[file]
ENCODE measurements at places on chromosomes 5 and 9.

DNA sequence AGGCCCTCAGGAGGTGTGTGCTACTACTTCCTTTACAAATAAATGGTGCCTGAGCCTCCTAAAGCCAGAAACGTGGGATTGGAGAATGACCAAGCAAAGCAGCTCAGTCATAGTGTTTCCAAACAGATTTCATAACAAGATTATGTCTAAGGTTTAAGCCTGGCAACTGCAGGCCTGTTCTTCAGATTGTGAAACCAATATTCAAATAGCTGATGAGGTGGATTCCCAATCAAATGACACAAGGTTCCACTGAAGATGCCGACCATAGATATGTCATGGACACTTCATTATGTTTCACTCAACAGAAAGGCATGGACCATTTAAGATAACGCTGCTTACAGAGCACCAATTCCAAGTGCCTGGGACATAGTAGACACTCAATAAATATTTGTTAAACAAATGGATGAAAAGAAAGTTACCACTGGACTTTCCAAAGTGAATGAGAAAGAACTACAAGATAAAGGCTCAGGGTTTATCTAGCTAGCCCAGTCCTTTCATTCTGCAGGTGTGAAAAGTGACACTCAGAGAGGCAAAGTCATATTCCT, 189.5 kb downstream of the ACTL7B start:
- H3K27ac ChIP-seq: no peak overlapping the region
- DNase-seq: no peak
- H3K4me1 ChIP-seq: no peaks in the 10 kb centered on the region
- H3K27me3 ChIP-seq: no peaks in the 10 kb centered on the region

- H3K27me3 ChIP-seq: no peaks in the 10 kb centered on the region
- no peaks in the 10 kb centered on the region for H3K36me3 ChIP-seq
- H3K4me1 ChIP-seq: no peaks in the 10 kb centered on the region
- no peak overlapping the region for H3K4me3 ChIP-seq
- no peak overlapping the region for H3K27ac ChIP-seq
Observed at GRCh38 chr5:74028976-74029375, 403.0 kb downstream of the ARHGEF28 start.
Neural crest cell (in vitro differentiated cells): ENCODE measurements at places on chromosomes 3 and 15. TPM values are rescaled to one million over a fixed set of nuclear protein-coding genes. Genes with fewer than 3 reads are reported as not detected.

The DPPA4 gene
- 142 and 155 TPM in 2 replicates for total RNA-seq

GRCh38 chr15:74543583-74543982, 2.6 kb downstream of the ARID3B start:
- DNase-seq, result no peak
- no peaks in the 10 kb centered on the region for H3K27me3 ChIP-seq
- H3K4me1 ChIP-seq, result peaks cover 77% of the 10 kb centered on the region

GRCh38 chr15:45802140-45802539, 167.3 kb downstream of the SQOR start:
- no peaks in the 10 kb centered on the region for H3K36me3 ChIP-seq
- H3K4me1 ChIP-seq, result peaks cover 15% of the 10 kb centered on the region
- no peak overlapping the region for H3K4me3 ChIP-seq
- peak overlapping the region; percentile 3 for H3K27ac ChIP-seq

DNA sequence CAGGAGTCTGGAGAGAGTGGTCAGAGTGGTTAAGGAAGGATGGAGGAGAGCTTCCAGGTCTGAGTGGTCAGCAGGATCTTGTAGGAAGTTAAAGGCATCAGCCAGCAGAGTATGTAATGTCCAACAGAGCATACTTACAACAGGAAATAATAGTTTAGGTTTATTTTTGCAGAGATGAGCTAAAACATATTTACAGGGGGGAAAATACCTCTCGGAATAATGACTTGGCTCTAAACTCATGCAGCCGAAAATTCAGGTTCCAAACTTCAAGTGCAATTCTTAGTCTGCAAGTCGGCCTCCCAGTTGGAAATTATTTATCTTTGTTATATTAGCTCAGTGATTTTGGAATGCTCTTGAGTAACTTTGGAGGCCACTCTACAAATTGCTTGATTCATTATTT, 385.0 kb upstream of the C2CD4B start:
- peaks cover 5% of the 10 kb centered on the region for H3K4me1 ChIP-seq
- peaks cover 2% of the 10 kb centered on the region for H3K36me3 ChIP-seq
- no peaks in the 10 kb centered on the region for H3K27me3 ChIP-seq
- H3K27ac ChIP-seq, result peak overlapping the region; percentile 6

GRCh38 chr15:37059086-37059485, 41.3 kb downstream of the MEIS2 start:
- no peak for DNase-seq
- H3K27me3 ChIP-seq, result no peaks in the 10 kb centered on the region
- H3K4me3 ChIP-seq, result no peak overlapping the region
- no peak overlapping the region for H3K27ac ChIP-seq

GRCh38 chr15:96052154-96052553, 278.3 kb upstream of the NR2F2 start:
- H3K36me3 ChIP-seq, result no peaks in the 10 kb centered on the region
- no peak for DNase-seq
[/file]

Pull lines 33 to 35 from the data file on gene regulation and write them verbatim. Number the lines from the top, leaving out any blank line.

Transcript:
- H3K4me3 ChIP-seq, result no peak overlapping the region
- no peak overlapping the region for H3K27ac ChIP-seq

GRCh38 chr15:96052154-96052553, 278.3 kb upstream of the NR2F2 start: